(By the way the anti-Christ will be an Italian pizza maker in Rome who makes kosher pizza using halal meat according to my interpretation of the Book of Revelations.)
     
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  10. J Q Kaiser

    J Q Kaiser Apprentice

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    You know what, I see that now. How could I have missed that before?!
     
  11. Firefly

    Firefly Journeyman

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    Interesting discussion. I wrote a story about an Oracle for Nano last year, and I needed a lot of of prophecies in there. (By which I mean about two and then fragments of others, but I spent way too much time on them so it feels like more)
    And yes, they are way hard to write. I love the suggestion of writing it out in normal-speak before obfuscating it with the prophecy stuff. (I did NOT do that and now wish I had. Would have been much easier.)

    For plot, I found my favorite thing to do was make it so it was fairly specific, but write in more than one way it can be interpreted. Like for example, It's prophesied that the king's son will die, but the king has three sons and the prophecy doesn't say which.
    Saying someone will die/turn evil/something else horrible can also heighten the stakes and add interesting to dimensions to the story. I also love when characters manage to find a loophole in a doomsday prophecy without breaking it. Anyway, there are a lot of cool plot things you can do with it besides having a chosen one/chosen team.

    As for the obfuscating/prophecy part... Essentially it's a combination of using archaic language and ALL THE POETRY STUFF. Repetition, rhyming, confusing yet evocative imagery... All that helps it sound more prophetic. Metaphor in particular helps with making the meaning not immediately obvious. A lot of old prophecies refer to things metaphorically without explaining the metaphor. And there are the times when something sounds like a metaphor but turns out to be completely literal.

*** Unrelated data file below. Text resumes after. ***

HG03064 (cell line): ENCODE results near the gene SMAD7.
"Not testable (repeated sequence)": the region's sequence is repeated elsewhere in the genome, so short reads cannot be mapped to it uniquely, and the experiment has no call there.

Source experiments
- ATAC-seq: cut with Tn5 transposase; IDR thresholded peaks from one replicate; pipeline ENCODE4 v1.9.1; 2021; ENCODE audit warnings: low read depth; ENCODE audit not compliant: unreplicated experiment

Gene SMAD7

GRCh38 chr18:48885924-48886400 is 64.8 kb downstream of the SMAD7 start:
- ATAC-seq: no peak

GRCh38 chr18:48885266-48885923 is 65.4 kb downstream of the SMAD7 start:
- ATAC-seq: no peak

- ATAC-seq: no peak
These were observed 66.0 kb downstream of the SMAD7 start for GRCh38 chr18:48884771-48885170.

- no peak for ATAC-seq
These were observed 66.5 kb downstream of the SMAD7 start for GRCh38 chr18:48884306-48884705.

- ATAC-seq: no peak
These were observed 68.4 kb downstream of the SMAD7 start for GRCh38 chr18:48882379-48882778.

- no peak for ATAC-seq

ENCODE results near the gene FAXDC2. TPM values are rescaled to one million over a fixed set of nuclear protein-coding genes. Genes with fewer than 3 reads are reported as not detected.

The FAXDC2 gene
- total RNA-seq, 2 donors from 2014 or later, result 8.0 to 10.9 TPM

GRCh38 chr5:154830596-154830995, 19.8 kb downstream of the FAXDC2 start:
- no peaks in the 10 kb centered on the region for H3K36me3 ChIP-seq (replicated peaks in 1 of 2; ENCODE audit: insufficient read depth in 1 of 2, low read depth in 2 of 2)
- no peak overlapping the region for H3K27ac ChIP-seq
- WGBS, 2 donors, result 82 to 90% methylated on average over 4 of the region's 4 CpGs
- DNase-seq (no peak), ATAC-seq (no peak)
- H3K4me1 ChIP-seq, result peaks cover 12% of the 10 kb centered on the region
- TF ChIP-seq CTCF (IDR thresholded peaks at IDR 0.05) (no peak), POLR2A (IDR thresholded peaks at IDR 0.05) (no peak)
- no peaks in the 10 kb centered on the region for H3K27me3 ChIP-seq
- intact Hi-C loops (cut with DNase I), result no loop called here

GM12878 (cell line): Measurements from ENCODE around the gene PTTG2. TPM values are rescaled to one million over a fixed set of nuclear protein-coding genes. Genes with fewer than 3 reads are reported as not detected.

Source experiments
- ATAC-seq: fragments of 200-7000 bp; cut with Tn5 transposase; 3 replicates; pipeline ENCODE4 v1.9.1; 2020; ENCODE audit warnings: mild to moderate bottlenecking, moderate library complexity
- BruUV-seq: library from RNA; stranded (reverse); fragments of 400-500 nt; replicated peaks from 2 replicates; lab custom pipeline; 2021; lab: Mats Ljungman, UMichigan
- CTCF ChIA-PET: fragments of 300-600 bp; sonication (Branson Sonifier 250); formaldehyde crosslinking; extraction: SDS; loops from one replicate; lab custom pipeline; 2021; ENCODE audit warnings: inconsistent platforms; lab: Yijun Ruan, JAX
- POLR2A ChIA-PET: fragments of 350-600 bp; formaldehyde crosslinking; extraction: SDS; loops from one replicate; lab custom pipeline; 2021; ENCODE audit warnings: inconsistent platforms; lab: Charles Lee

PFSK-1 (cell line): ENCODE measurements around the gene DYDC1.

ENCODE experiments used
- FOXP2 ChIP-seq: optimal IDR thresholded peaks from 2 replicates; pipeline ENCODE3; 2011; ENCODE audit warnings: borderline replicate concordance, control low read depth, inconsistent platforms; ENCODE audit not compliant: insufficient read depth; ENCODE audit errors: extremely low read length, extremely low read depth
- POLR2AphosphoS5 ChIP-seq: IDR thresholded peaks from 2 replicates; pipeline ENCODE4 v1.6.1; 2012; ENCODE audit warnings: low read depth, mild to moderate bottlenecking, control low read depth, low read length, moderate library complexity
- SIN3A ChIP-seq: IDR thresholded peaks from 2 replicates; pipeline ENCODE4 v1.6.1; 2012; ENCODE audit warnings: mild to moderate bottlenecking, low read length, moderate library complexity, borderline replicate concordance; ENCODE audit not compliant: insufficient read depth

They also have a tendency to talk about people in really removed ways, particularly in terms of their parentage or family, like calling someone "the son of ____" instead of just using their name, or receding to where they were born of something.

    Another trick I've seen some people use and that seemed to work quite well was to not use the whole prophecy, and to only ever mention or paraphrase it. It didn't work for me, because the obtuseness of the prophecies was a plot point in itself, but it can work well if there are only a few main points in the prophecy that other characters have already figured out, or if the prophecy was never in strict written form to begin with.

    I wish you good luck with yours. They can be a lot of fun. :)
     
  12. J Q Kaiser

    J Q Kaiser Apprentice

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    I ended up thinking about this while I was walking my dog waiting the near infinity it takes her to finally find a place to poop. Ancient Greek prophecy is deceptively straight forward and often turns in directs that are perfect for keeping the reader invested (especially because they see the downfall of your character before the character does themselves; this is the definition of tragedy. right?).

    So if we take a fairly straight forward and common prophecy like, "the child of X will end your life" and think of all the ways it could play out.
    • A hidden, unknown child emerges so the villains murders amount to nothing (or may even motivate unknown child to carry out the killing)
    • The parentage of the villain/anti-hero, while it seemed clear at first, ends up muddled and we find out he too is a child of X. So the sudden recognition that he has killed his own family sends him mad like Oedipus. Yet, still the prophecy came true
    • The term "child" could be interpreted differently, maybe not biological but more of a mentee of X who is like a child to him/her
    • The "X" could mean something other than King X, maybe a river that carries the same name and so the killer is a young person born at some important point on that river, raised next to that river, with a last that is the same as the river, or who has worked on that river his entire life